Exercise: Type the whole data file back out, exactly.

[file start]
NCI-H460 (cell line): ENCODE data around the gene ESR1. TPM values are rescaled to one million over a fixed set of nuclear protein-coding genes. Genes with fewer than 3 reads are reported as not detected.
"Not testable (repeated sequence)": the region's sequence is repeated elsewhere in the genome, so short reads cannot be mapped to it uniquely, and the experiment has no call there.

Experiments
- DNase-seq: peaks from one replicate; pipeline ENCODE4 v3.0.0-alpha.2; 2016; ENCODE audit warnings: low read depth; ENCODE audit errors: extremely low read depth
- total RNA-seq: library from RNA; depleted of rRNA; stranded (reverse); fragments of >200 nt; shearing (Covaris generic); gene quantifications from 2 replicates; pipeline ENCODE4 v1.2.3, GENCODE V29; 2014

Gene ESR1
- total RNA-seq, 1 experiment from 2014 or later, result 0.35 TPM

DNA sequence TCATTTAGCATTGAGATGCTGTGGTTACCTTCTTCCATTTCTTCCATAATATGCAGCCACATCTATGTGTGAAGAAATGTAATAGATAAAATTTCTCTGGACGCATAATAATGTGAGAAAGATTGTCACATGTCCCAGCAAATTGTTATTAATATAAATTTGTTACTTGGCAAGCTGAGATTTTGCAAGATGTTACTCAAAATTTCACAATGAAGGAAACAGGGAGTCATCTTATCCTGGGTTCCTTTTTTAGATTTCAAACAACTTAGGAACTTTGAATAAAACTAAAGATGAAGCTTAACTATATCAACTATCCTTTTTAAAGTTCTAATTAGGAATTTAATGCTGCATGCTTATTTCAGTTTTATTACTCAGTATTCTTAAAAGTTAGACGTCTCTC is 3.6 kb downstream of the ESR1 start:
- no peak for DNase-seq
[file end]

NCI-H460 (cell line): ENCODE data around the gene ESR1. TPM values are rescaled to one million over a fixed set of nuclear protein-coding genes. Genes with fewer than 3 reads are reported as not detected.
"Not testable (repeated sequence)": the region's sequence is repeated elsewhere in the genome, so short reads cannot be mapped to it uniquely, and the experiment has no call there.

Experiments
- DNase-seq: peaks from one replicate; pipeline ENCODE4 v3.0.0-alpha.2; 2016; ENCODE audit warnings: low read depth; ENCODE audit errors: extremely low read depth
- total RNA-seq: library from RNA; depleted of rRNA; stranded (reverse); fragments of >200 nt; shearing (Covaris generic); gene quantifications from 2 replicates; pipeline ENCODE4 v1.2.3, GENCODE V29; 2014

Gene ESR1
- total RNA-seq, 1 experiment from 2014 or later, result 0.35 TPM

DNA sequence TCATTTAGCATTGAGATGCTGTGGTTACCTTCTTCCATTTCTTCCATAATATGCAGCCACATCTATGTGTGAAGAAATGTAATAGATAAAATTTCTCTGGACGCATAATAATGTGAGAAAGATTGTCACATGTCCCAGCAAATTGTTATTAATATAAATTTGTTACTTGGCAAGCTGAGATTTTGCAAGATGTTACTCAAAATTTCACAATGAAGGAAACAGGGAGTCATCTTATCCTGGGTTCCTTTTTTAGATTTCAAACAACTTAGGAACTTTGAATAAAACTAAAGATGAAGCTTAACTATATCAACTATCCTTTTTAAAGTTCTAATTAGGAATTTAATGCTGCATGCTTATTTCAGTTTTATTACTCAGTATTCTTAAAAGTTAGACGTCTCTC is 3.6 kb downstream of the ESR1 start:
- no peak for DNase-seq